Grace by Faith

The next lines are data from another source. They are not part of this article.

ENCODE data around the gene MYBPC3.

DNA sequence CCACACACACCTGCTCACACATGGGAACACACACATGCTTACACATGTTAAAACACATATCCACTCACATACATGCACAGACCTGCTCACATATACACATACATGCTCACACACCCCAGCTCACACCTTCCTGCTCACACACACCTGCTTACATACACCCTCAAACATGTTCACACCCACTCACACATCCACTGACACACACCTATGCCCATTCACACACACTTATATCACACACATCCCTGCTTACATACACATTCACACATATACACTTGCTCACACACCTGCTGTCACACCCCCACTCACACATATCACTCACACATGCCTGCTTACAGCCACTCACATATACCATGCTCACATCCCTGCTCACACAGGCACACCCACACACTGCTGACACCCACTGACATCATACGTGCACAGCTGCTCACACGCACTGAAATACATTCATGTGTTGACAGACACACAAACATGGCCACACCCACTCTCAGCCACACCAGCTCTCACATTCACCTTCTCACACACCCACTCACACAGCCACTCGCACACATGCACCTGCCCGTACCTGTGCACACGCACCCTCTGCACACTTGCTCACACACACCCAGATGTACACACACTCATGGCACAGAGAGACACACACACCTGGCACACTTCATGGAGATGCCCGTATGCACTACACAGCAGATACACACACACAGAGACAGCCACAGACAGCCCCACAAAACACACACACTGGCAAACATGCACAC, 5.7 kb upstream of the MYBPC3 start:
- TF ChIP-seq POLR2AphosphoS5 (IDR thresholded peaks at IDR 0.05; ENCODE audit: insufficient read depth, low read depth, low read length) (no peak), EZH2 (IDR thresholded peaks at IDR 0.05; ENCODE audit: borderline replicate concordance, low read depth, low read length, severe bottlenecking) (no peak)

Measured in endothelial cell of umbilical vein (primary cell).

William Barclay wrote the following in his Romans commentary: “One of the great stories of the Christian Church is that of Telemachus. He was a hermit of the desert, but the call of God told him he must go to Rome. Rome was known for its gladiator games. Men fought with each other and crowds roared with the lust for blood. Telemachus found his way to the games and his breath was taken away to see 80,000 people there. He was horrified and thought, 'Were these men who were slaughtering each other not also children of God?' He leaped from his seat, right into the arena, and stood between the gladiators. He was tossed aside, but he came back. The crowds were angry and they began to stone him. Still he struggled back between the gladiators. The prefect’s command rang out, a sword flashed in the sunlight and Telemachus was dead. Suddenly there was a hush. The crowd realized what had happened. A holy man laid dead. Something happened that day to Rome, for there were never again gladiatorial games. The one man had let loose something by his death that changed an entire empire. A reformation begins with one person and you can never estimate how far it will reach. That's what we think on Reformation Sunday when we think of a monk, named Maarten Luther, who read Romans 1: 17 – “For in the gospel the righteousness of God is revealed—a righteousness that is by faith from first to last, just as it is written: “The righteous will live by faith.” And then the light bulb went on for Luther. A person can never earn salvation – it's the gift of God and we call it grace. In Romans 1:16-17 Paul proclaimed the immeasurable Grace of God which believers would receive by the gift of Faith. When we read the history of the Reformation, with Luther who initiated it in Germany and others who continued God’s work in Switzerland, Denmark, France, The Netherlands and England, we want to cry out: “God’s grace has reached His people again.” All those prominent Reformers set the stage for future generations to take God’s message out into the world. The legacy of the Reformation makes each one of us a messenger of God’s gift of Grace by Faith alone.